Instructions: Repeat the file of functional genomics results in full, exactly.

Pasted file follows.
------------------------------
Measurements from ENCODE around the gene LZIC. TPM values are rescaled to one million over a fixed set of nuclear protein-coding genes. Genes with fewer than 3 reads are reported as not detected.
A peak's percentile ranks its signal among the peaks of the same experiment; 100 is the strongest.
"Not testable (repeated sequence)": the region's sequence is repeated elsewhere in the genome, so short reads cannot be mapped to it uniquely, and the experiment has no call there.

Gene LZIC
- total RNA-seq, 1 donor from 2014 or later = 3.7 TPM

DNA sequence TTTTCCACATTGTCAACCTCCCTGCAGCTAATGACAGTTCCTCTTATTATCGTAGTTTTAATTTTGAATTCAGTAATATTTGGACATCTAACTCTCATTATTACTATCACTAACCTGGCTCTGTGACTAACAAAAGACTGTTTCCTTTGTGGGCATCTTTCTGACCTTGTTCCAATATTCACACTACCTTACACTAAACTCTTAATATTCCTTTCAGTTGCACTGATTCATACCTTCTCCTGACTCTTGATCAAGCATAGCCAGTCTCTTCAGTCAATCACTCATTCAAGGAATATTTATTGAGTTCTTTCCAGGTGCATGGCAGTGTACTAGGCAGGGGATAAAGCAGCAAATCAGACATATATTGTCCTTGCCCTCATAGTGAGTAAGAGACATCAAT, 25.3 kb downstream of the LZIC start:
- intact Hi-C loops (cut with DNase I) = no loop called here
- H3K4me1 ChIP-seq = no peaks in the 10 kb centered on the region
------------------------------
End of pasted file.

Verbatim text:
Measurements from ENCODE around the gene LZIC. TPM values are rescaled to one million over a fixed set of nuclear protein-coding genes. Genes with fewer than 3 reads are reported as not detected.
A peak's percentile ranks its signal among the peaks of the same experiment; 100 is the strongest.
"Not testable (repeated sequence)": the region's sequence is repeated elsewhere in the genome, so short reads cannot be mapped to it uniquely, and the experiment has no call there.

Gene LZIC
- total RNA-seq, 1 donor from 2014 or later = 3.7 TPM

DNA sequence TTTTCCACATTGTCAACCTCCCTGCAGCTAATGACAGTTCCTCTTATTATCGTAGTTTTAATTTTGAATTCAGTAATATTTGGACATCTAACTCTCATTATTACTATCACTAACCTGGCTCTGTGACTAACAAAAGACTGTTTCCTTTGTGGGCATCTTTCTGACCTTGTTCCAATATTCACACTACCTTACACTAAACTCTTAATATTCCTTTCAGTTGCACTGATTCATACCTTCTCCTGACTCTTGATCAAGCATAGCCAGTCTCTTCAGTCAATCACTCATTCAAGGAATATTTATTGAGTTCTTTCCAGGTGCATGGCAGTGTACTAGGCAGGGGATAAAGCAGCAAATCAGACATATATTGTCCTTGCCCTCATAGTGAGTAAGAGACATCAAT, 25.3 kb downstream of the LZIC start:
- intact Hi-C loops (cut with DNase I) = no loop called here
- H3K4me1 ChIP-seq = no peaks in the 10 kb centered on the region